- Shredding – Larger pieces are shredded into flakes. Packaging “peanuts” – small EPS foam pieces used to cushion fragile items – normally skip this step and are fed directly to the pelletising machine.
- Melting/Extrusion – The flakes are forced through pelletising extruders where they are heated and melted before being allowed to cool in order to solidify. The resulting material can then be used, through reheating and melting, to produce clothes hangers, picture frames, DVD cases and numerous other plastic products.
Although the Alliance of Foam Packaging Recyclers have reported that the recycling rate for post-consumer and post-commercial EPS in the United States rose to 28% in 2010 from around 20% in 2008, this is still lower than for most solid wastes. According to USEPA, car batteries, steel cans and glass containers have recycling rates of 96.2%, 70.6% and 34.2% respectively. Because it is light weight and bulky, EPS foam recycling incurs storage and transport costs that are high in proportion to the eventual material yield of material for re-use or re-molding – in fact, polystyrene accounts for only 2% of the volume of uncompacted EPS foams. This provides little incentive for potential reprocessors to consider EPS recycling.
For reasons of hygiene, products that have been used to hold or store food must be thoroughly cleaned before processing, which further compounds the costs. For the same reasons, these products cannot be recycled back into food containers, but rather are used for producing non-food plastic products. The manufacture of food containers, therefore, always requires new polystyrene. At present, it is more economical to produce EPS foam products from primary material than to recycle it, and manufacturers would rather have the higher quality, fresh polystyrene than the recycled material.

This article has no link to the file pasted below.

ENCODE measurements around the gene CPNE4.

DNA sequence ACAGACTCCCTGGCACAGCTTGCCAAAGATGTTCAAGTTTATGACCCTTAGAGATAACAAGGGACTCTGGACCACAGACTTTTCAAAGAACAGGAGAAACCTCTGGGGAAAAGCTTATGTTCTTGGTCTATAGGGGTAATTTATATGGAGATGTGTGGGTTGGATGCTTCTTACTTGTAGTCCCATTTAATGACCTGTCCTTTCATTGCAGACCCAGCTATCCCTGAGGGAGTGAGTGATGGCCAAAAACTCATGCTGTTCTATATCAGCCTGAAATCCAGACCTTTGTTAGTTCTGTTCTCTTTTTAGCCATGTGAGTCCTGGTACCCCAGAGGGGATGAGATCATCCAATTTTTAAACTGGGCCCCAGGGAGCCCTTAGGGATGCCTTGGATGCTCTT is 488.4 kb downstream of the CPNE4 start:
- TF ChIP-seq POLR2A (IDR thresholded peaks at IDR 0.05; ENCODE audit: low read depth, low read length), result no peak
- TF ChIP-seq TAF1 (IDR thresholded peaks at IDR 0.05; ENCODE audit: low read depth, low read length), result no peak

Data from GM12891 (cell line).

The cost of transporting bulky polystyrene waste can discourage potential recyclers, but organisations that receive a large amount of EPS foam (especially in the way of packaging) can invest in a compactor that will reduce the volume of the material. Reprocessors will pay more for the compacted product, so the investment can be recovered relatively easily.
Technical breakthroughs have also been made in studies concerning EPS recycling, although most of these are still at the research or pilot stage. Research has found that the bacteria Pseudomonas putida is able to convert polystyrene into a more biodegradable plastic, and the process of polystyrene depolymerisation – converting polystyrene back to its styrene monomer – is also gaining ground.
Meanwhile, at the individual level, we can start reducing our polystyrene consumption by opting to use products that can be reused, taking such measures as bringing our own coffee mugs and food containers to stores that serve their food and drinks in EPS foam. A small change in our lifestyles can make a big difference for the environment, especially whilst the adoption of recycling remains in its infancy.
We are grateful to EcoMENA for the opportunity to reproduce this article, a version of which first appeared here. EcoMENA is a website focused on raising awareness of renewable energy, sustainability, waste management, environment protection, energy efficiency and resource conservation in the Middle East and North Africa (MENA) region.